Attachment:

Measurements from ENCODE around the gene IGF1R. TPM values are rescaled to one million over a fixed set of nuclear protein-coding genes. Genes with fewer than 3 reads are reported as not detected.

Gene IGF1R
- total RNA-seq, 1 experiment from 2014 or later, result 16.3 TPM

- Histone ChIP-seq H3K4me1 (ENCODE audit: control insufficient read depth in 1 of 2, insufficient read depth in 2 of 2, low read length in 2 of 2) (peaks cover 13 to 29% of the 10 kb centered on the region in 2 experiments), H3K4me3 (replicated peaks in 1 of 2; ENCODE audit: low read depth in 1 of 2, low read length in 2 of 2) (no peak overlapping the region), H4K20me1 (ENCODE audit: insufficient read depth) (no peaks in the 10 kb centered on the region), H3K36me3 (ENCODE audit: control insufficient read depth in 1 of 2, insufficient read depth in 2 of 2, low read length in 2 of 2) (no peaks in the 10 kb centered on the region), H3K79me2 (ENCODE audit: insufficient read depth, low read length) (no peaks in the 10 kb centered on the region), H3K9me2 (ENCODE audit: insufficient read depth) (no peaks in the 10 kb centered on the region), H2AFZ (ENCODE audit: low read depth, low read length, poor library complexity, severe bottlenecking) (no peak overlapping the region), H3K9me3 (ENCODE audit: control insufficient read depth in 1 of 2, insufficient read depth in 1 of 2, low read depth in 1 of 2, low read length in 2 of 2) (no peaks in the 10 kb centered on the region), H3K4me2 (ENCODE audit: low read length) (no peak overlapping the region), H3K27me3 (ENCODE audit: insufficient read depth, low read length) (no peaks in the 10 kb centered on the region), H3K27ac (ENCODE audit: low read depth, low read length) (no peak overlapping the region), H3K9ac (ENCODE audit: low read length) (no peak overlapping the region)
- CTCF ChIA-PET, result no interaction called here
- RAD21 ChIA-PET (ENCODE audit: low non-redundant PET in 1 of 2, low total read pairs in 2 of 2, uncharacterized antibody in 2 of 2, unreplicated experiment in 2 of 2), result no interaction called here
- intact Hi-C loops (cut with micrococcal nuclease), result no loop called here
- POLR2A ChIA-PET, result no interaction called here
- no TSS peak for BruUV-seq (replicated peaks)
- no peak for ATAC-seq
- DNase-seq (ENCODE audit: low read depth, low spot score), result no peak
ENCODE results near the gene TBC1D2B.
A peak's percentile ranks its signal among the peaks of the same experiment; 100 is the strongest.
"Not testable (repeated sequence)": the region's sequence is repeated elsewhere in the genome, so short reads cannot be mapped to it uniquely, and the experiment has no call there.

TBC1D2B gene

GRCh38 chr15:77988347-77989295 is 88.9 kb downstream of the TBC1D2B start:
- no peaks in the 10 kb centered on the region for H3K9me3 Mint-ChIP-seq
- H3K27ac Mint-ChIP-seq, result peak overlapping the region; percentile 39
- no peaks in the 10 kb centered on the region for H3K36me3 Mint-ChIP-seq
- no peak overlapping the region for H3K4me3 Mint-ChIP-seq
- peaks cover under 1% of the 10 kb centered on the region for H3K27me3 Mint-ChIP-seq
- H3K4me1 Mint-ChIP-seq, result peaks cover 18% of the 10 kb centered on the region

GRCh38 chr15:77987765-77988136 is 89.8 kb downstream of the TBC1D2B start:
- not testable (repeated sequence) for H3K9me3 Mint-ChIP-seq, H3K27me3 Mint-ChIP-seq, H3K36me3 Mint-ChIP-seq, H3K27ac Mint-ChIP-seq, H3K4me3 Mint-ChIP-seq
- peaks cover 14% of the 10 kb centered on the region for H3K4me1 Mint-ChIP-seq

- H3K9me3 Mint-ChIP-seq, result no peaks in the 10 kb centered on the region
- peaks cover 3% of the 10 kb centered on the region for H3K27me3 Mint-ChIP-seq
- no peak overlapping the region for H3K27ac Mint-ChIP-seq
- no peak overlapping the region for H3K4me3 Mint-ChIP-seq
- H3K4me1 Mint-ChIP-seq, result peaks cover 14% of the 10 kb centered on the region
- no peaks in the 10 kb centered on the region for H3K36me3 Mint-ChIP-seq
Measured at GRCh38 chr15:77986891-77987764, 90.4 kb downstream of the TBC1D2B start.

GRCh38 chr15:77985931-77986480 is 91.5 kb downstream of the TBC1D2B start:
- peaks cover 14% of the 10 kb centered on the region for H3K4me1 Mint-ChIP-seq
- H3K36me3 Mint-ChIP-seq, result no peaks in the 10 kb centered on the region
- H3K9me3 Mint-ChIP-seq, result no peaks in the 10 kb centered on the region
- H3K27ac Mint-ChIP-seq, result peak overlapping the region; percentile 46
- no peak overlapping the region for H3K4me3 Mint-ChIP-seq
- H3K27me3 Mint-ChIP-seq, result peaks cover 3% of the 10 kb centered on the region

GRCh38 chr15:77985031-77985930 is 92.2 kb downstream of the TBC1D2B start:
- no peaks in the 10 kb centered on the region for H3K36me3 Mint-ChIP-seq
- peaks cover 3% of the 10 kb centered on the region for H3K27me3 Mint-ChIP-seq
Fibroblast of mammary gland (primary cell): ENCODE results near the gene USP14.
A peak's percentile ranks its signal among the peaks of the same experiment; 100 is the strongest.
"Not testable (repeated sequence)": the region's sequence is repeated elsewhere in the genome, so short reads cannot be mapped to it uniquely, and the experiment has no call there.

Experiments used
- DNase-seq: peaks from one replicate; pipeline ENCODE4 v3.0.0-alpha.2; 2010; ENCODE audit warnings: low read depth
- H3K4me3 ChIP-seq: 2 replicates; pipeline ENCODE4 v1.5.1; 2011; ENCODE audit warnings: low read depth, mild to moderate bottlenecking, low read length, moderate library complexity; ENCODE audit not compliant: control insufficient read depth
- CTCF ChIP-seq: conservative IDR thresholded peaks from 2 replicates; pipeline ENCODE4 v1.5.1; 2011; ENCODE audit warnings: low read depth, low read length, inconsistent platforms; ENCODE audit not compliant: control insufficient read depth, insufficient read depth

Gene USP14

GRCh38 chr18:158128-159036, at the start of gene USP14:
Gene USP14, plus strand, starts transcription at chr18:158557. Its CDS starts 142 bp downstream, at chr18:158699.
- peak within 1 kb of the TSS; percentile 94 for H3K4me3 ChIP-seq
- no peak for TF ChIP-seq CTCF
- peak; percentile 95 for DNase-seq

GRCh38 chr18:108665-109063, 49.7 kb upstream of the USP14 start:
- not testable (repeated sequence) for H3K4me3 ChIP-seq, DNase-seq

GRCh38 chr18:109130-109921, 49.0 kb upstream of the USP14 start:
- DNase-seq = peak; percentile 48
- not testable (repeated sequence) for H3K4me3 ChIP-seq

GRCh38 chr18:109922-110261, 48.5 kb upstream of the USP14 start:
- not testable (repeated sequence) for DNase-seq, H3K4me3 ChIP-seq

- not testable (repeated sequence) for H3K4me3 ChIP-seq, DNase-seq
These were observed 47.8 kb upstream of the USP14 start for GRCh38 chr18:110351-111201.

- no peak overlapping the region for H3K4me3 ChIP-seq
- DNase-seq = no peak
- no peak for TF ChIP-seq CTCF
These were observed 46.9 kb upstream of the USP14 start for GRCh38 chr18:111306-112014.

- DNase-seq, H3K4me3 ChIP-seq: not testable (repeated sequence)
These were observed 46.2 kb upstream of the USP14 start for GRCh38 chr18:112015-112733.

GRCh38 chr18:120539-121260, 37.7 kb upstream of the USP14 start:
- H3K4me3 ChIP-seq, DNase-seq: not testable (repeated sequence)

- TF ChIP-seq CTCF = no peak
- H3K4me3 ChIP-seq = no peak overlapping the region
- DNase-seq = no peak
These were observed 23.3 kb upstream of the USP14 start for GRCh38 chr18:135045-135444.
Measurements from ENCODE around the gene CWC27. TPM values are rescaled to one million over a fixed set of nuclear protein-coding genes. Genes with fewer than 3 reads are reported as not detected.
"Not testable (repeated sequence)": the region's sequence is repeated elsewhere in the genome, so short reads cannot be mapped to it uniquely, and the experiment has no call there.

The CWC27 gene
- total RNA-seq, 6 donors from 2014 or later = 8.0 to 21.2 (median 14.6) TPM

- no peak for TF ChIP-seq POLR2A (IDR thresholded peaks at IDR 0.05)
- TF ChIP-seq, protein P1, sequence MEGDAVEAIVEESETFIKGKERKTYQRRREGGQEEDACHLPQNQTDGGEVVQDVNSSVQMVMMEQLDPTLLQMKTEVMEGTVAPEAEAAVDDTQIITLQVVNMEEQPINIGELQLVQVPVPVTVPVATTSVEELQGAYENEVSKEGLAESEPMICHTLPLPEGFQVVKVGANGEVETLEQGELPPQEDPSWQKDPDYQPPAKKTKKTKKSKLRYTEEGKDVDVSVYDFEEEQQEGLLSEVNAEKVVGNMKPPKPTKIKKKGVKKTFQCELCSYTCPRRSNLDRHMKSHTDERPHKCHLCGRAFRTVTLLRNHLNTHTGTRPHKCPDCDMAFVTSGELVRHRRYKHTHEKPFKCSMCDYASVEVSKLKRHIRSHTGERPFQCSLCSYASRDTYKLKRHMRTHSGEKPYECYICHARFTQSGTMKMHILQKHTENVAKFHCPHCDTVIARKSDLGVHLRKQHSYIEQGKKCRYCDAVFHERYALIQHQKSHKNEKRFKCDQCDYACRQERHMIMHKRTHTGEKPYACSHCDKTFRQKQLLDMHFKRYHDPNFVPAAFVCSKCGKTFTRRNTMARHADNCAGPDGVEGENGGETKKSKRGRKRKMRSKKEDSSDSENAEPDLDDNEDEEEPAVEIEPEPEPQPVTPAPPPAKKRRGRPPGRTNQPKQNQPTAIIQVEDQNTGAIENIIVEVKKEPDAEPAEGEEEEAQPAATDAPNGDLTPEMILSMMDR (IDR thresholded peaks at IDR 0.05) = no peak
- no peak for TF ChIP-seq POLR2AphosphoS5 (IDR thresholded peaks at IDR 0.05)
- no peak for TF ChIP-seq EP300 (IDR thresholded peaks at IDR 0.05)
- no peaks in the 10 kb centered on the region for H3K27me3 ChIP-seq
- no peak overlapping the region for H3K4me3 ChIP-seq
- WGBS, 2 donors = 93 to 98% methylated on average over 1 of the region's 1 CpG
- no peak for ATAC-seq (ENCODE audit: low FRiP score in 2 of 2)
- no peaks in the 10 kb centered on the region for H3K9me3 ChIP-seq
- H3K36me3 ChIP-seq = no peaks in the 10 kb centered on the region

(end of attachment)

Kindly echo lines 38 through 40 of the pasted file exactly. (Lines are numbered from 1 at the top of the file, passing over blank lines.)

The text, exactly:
- no peak overlapping the region for H3K4me3 Mint-ChIP-seq
- H3K27me3 Mint-ChIP-seq, result peaks cover 3% of the 10 kb centered on the region

GRCh38 chr15:77985031-77985930 is 92.2 kb downstream of the TBC1D2B start: